Getting it right for hearing
Getting it right for hearing

A hearing loop (also sometimes known as an ‘induction loop’) directs sound straight into your hearing aids without the need for any other device to be used. It should be a discreee, hassle-free system to use. Special headphones should be offered if you do not have hearing aids.

Hearing loops use invisible electromagnetic waves to direct sound into hearing aid. The loop system consists of a microphone, an amplifier and a wire which acts as an antenna, radiating the magnetic signal. The wire can be placed round an area of almost any size – huge or tiny. For instance, they can be made available at customer service desks in shops or banks. They can also be placed around the whole of a church, a large hall, a theatre or a meeting room.

Hearing loops are compatible with all hearing aids that have a T-setting (telecoil). Sometimes this is known as the ‘Loop setting’. If you’re not sure if your hearing aid has a ‘T-setting’ or ‘Loop setting’, ask your hearing aid provider.

Main types of hearing loop are:


Fixed loop

Can be used discretely by any number of people within the hearing loop area. They can be made available in theatres, community halls, meeting rooms and other places where groups of people congregate to listen to the same thing.

counter loop

Counter loops

Can be made available at customer service desks, in banks and other places where one-to-one conversation is needed. They can also be made available via intercom systems, e.g. in taxis, at drive-through kiosks, on train station platforms.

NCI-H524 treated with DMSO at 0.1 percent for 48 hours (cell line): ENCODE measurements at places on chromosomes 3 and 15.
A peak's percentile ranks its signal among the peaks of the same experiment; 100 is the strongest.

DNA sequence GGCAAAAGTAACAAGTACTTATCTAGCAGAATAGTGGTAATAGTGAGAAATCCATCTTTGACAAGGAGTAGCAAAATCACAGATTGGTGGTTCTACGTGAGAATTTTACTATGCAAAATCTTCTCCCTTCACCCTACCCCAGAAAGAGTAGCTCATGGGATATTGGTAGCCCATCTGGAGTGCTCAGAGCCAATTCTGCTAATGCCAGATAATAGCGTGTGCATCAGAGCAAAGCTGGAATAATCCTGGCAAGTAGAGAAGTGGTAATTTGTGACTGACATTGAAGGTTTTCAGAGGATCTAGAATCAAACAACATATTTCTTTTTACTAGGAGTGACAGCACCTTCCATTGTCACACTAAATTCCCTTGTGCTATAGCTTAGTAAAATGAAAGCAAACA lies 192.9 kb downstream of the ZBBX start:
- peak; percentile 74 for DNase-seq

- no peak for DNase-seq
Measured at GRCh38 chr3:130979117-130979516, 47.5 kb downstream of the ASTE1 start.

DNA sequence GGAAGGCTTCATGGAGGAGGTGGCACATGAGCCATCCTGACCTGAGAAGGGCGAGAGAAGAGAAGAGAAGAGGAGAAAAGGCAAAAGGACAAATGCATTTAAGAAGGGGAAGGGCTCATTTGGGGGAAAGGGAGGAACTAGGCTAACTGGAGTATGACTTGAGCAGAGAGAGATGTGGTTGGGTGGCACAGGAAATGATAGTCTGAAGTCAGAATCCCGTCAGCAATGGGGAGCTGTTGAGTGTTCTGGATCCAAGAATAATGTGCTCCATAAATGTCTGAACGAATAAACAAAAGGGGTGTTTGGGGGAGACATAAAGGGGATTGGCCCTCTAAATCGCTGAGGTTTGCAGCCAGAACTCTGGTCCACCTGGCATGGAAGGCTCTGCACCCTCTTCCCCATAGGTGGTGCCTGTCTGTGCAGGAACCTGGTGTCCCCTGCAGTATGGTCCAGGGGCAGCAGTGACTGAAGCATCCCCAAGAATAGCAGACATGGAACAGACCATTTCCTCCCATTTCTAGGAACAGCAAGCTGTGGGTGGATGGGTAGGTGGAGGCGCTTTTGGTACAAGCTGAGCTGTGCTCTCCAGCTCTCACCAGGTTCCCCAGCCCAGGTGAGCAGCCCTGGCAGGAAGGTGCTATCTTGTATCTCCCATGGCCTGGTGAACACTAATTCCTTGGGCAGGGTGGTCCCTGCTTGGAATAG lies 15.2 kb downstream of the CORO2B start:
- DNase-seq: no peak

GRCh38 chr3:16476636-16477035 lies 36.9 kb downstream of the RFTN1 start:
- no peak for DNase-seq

hearing loop

Portable table loops

Can be made available in locations where it wouldn’t be practical to install a fixed loop or counter loop. They should be used with care as they have a very limited range of reach (often just a metre) and can also impact on dignity if it isn’t ready to use without having to be asked for.  Another problem is that parts of the portable loop can get separated and become lost.

Home loops

You can buy hearing loops for personal use in your home. For example, to direct the TV or other audio sound sources straight into your hearing aids.


Ensure your hearing aid has a T-setting.
A good hearing loop will give you a great listening experience – and is likely to make it easier and more relaxing to hear even if you have the best available hearing aids.

Is the problem your hearing aid?
If you get a poor experience, check a few other hearing loops to see if the problem might be your hearing aid.

Don’t have a T-setting?
Most digital hearing aids have this capability but you sometimes have to ask/remind your hearing aid provider to activate it. It is typically quick and easy to do.

Not got hearing aids?
Some venues may make ‘personal listeners’ available, which is a small phone-sized receiver (often known as a ‘streamer’) which is connected to a headset that allows you to listen in to the sound that is coming through the hearing loop.

Explore other assistive listening systems

Hearing loops are the most popular and the most commonly assistive listening system.  However, there are occasions when other systems might be more effective or appropriate.

Infrared systems

FM systems

Digital systems

Things to look out for

  •  A hearing loop should be discreet and hassle-free so people can use it without others being aware
  •  A sign should indicate that a hearing loop is in place
  •  It should be switched on and ready to use
  •  It should give crystal clear sound at moderate volume
  •  Staff should know how to work it, and should have a process in place to react effectively if a fault is reported

Illustration of a training session

Advice & training

Ideas for Ears provides advice and training to facility managers and customer care teams to assist them in assessing the needs of customers and service users.

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